Why We Think That Game Should Be Allowed To Go Under

Lots has been said recently regarding the much maligned Game group in the UK. Their stores, once the flag ship for gaming on the high street, have been hit by issue after issue as of late and only today it was announced that the stores would not be stocking any Ubisoft titles for the PlayStation Vita (which includes both Rayman Origins and Lumines, which are two of the best reviewed titles thus far, according to MetaCritic). This, coupled with troubles with Konami, the fact that the new Tekken 3DS game didn’t appear in stores, the switching of The Last Story special edition to standard editions and other financial concerns paints the picture of a business on the rocks.  

Is it surprising though, in an economic climate that has seen other retailers shut up shop? Well apparantly we should be surprised, given that gaming is now the number one best selling entertainment product out there in the high street. Huge launches of games are held at Game’s Oxford Street store and the group even attempted to sneakily one-up Eurogamer with their Game Fest show in September last year. The brand is purely associated with gaming. To a point.

See for gamers the brand is associated with nonchalent staff, high price points and bullish retail tactics. The pressure felt at the till point (would you like this, this, to order this, to take this for half price, to have this pre-owned…?) is unbearable and has forced more and more gamers to become more savvy and risk missing launch day in favour of a more appealing price online, without the hassle from the minimum wage student-type who would rather be at home watching Jeremy Kyle while slowly wanking and eating a Pop Tart.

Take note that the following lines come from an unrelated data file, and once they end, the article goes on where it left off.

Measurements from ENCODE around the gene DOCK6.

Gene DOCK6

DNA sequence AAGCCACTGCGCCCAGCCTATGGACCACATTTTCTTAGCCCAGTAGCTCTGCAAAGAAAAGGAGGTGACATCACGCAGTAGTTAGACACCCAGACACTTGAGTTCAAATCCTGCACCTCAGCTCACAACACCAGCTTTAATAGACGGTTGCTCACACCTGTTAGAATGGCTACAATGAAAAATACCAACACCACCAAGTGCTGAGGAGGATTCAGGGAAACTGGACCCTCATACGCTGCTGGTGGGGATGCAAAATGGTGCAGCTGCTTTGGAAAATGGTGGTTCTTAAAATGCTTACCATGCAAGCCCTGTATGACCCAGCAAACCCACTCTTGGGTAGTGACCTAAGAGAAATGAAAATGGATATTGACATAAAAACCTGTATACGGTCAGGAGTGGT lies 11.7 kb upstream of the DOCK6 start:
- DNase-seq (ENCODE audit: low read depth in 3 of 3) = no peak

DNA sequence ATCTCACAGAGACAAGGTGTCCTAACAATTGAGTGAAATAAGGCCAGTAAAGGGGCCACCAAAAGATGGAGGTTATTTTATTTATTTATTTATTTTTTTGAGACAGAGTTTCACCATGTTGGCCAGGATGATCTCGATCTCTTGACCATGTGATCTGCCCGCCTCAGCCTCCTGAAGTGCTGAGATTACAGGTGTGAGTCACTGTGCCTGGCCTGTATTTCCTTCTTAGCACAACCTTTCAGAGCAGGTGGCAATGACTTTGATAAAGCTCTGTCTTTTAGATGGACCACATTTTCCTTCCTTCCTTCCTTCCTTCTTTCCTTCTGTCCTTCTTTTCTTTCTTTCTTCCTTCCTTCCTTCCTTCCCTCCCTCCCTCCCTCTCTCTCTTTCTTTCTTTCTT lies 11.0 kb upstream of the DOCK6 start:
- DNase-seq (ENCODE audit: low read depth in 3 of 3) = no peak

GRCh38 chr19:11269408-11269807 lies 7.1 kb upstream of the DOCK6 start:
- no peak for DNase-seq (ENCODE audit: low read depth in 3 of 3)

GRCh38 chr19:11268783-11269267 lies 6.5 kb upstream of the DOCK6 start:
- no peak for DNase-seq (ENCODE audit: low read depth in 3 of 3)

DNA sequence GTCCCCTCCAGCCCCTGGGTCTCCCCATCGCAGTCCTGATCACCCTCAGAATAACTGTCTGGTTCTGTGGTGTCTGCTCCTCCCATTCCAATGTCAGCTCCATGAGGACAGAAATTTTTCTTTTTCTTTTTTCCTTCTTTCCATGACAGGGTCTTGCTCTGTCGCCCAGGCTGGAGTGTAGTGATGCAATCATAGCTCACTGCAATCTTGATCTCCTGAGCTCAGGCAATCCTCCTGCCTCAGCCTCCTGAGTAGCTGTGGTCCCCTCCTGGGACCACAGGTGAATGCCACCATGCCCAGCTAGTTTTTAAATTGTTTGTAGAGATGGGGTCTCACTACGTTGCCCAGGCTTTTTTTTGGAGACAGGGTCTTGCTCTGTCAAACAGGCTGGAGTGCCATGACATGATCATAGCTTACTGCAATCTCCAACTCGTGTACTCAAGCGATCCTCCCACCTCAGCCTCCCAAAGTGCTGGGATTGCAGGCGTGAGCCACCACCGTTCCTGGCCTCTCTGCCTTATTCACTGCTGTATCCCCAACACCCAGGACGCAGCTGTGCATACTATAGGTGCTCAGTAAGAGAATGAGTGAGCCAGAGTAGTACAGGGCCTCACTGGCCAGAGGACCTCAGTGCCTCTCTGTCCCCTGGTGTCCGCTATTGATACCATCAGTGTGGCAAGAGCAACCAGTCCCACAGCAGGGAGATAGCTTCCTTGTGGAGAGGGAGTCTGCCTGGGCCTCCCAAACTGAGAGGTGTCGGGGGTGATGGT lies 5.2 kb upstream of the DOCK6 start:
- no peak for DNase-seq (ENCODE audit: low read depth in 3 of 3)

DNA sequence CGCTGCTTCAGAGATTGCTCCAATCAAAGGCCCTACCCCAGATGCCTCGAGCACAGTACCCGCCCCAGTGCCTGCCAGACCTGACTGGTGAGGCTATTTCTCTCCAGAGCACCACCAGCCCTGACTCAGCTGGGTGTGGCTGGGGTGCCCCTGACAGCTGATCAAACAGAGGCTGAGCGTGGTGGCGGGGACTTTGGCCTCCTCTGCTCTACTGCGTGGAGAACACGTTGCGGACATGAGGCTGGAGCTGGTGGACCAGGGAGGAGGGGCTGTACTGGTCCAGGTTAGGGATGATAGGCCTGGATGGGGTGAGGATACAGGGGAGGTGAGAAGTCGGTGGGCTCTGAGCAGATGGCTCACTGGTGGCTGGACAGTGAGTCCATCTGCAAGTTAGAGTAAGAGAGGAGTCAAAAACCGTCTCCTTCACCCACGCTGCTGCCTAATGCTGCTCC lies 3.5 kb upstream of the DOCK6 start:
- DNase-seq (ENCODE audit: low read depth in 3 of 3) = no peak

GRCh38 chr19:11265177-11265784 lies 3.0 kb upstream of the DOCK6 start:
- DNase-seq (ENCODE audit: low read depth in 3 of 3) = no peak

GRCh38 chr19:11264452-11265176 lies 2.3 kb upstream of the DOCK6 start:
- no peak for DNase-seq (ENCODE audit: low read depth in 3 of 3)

In the last twelve months I have bought one game in their stores. One solitary title. A pre-owned copy of Guitar Hero Metallica with the guitar for £12.99. That’s it. I’ve bought over a hundred games in that year, but only one from the ‘Nation’s Biggest Gaming Store’. Well la-de-dah indeed Mr. Big Shot, it isn’t enough to be ‘the’ store, you have to be a good store. Sadly Game is not a good store. Thier slap dash approach to things, coupled with an admittedly hostile economic climate has resulted in good folks losing their jobs and the company cutting corners where possible to stay afloat at the cost of what they needed most, to be the best, the amiable store on the high street.

I work for Blockbuster in the UK, a company that has also seen it’s share of woes, but it had the benefit of the rental side of the business to help keep the head above the water. We are competitive on price, 90% of the time bettering Game’s launch prices, and yet the brand itself isn’t as well known for it’s gaming as it is it’s movies. This could change quickly. Best Buy didn’t make it here, Gamestop decided to go web only and I fully expect Game to do something similar, merging its GamePlay website business with its store-based sites.

There comes a time when you have to adapt or die.

Game resisted for too long, confident that their name, the brand would save them, and to an extend it was not such a foolish attitude to have, as publishers discuss working out terms to save the struggling company for fear of losing a key retail outlet for their product. What should happen is that other retailers, those with a more stable position, should now be getting some reward for their service and their dedication. Indie stores could use some love, why not encourage them to survive rather than pump money into a company that’s pissing money and closing stores?

It’s a real crime that decent folk will lose their jobs, but I think the days of Game and Gamestation on the high street are numbered. I would like to be idealistic and hope that it wouldn’t happen, but I think it’s time to let them go under, to move forward and see what the future of game retail brings with it.

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